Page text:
In the county of Cheshire, many centuries ago, there lived a half-idiot, named Nixon, who had the gift of prophecy, and made many predictions about places, families, and important public events, since fulfilled. He seems to have fallen into fits of insensibility previous to uttering his prophecies.

The family of Mainwaring (pronounced Mannering), of Bromborough, had an ass’s head for a crest.

“Richard Dawson, being sick of the plague, and perceiving he must die, rose out of his bed and made his grave, and caused his nephew to cast straw into the grave, which was not far from the house, and went and laid him down in the said grave, and caused clothes to be laid upon him, and so departed out of this world. This he did because he was a strong man, and heavier than his said nephew and a serving-wench were able to bury. He died about the 24th of August. Thus was I credibly told he did, 1625.” This was in the township of Malpas, recorded in the parish register.

At Bickley Hall, taken down a few years ago, used to be shown the room where the body of the Earl of Leicester was laid for a whole twelvemonth,—1659 to 1660,—he having been kept unburied all that time, owing to a dispute which of his heirs should pay his funeral expenses.

—Nathaniel Hawthorne’s journal entry of October 22nd, 1853; collected in Passages from the English Note-Books.

 

“The Philosophy of Composition” — Edgar Allan Poe

“The Philosophy of Composition” by Edgar Allan Poe

Charles Dickens, in a note now lying before me, alluding to an examination I once made of the mechanism of Barnaby Rudge, says—”By the way, are you aware that Godwin wrote his Caleb Williams backwards? He first involved his hero in a web of difficulties, forming the second volume, and then, for the first, cast about him for some mode of accounting for what had been done.”

I cannot think this the precise mode of procedure on the part of Godwin—and indeed what he himself acknowledges is not altogether in accordance with Mr. Dickens’s idea—but the author of Caleb Williams was too good an artist not to perceive the advantage derivable from at least a somewhat similar process. Nothing is more clear than that every plot, worth the name, must be elaborated to its dénouement before anything be attempted with the pen. It is only with the dénouement constantly in view that we can give a plot its indispensable air of consequence, or causation, by making the incidents, and especially the tone at all points, tend to the development of the intention.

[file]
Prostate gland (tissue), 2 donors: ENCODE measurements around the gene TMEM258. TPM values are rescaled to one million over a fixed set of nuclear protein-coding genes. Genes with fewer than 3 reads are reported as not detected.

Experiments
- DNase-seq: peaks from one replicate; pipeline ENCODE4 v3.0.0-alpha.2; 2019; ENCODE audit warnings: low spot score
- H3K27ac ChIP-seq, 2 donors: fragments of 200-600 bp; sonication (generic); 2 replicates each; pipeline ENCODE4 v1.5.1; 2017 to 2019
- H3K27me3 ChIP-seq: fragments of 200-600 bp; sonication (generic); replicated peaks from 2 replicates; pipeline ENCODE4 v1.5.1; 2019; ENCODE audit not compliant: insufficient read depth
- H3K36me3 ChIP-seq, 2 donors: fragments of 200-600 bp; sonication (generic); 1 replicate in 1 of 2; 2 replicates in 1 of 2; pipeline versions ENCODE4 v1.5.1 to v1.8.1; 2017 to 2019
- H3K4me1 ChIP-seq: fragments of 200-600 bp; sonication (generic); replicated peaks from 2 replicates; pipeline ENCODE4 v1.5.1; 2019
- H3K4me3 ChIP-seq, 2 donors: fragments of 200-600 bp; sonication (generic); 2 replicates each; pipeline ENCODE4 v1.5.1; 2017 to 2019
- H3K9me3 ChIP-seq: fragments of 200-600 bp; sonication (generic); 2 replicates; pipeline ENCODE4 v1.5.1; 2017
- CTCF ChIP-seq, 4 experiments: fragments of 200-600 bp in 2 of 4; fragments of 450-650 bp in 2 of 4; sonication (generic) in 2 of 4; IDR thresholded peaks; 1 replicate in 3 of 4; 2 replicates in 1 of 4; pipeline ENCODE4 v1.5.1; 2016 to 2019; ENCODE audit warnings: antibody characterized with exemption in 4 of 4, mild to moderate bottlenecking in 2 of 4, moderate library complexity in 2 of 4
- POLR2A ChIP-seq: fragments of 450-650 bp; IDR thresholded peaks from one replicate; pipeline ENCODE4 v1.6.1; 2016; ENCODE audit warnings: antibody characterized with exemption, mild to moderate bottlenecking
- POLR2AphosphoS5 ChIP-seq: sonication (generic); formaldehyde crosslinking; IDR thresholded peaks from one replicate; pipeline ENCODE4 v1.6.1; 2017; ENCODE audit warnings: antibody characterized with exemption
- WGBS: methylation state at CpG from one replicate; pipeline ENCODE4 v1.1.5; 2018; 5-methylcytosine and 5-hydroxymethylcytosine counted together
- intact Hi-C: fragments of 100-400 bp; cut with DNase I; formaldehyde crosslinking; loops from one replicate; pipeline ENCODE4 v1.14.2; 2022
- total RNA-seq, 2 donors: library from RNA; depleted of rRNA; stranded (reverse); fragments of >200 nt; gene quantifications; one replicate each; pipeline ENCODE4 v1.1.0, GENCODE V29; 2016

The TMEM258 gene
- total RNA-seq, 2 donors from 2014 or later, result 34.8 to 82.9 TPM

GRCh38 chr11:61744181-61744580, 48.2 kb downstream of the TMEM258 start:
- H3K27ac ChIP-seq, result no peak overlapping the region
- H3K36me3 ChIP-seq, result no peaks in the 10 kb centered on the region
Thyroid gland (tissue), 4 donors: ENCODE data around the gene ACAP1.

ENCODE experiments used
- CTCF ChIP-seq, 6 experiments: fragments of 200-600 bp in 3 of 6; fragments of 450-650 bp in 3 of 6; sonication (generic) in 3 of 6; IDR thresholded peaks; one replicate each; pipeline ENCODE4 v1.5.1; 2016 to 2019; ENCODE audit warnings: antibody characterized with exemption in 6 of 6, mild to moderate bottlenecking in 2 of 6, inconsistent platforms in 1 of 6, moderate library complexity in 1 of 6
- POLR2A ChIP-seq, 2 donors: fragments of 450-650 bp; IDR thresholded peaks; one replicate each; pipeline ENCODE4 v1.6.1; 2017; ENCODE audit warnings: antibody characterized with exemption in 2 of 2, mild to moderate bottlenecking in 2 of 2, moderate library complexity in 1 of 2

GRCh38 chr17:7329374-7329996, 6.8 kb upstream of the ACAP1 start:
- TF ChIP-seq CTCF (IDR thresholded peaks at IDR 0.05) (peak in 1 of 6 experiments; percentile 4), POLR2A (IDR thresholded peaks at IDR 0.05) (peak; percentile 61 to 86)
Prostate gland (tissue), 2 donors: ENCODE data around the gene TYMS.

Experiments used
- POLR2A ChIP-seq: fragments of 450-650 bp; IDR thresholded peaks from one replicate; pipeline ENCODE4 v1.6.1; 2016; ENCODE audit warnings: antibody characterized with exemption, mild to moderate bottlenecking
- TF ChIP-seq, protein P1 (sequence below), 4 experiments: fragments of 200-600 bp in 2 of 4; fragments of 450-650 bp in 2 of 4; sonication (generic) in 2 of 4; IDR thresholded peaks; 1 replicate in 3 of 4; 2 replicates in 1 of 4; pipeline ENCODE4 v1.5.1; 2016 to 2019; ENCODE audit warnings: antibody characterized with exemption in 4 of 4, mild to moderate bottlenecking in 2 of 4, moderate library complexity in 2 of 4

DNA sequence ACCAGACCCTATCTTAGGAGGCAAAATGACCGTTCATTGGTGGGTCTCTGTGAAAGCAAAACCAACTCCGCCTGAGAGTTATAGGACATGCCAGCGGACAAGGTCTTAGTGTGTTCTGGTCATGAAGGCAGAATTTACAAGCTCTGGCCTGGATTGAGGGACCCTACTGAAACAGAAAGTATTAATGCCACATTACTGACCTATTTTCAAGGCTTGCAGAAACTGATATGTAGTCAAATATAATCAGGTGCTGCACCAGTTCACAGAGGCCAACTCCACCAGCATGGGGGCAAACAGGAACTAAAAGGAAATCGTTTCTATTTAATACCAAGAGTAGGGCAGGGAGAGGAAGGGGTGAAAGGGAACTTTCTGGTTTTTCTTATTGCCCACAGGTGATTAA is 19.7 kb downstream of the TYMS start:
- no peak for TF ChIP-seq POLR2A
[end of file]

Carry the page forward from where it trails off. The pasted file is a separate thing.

There is a radical error, I think, in the usual mode of constructing a story. Either history affords a thesis—or one is suggested by an incident of the day—or, at best, the author sets himself to work in the combination of striking events to form merely the basis of his narrative—-designing, generally, to fill in with description, dialogue, or autorial comment, whatever crevices of fact or action may, from page to page, render themselves apparent.

I prefer commencing with the consideration of an effect. Keeping originality always in view—for he is false to himself who ventures to dispense with so obvious and so easily attainable a source of interest—I say to myself, in the first place, “Of the innumerable effects or impressions of which the heart, the intellect, or (more generally) the soul is susceptible, what one shall I, on the present occasion, select?” Having chosen a novel first, and secondly, a vivid effect, I consider whether it can be best wrought by incident or tone—whether by ordinary incidents and peculiar tone, or the converse, or by peculiarity both of incident and tone—afterwards looking about me (or rather within) for such combinations of events or tone as shall best aid me in the construction of the effect.

I have often thought how interesting a magazine paper might be written by any author who would—that is to say, who could—detail, step by step, the processes by which any one of his compositions attained its ultimate point of completion. Why such a paper has never been given to the world, I am much at a loss to say—but perhaps the autorial vanity has had more to do with the omission than any one other cause. Most writers—poets in especial—prefer having it understood that they compose by a species of fine frenzy—an ecstatic intuition—and would positively shudder at letting the public take a peep behind the scenes, at the elaborate and vacillating crudities of thought—at the true purposes seized only at the last moment—at the innumerable glimpses of idea that arrived not at the maturity of full view—at the fully-matured fancies discarded in despair as unmanageable—at the cautious selections and rejections—at the painful erasures and interpolations,—in a word, at the wheels and pinions, the tackle for scene-shifting, the step-ladders and demon-traps, the cock’s feathers, the red paint, and the black patches, which, in ninety-nine cases out of the hundred, constitute the properties of the literary histrio. Read More

“The Multifaceted Mr. Dickens” — Tom Gauld

dickens(Via/more).

Dickens’ Children // Whitman’s Brothers — David Markson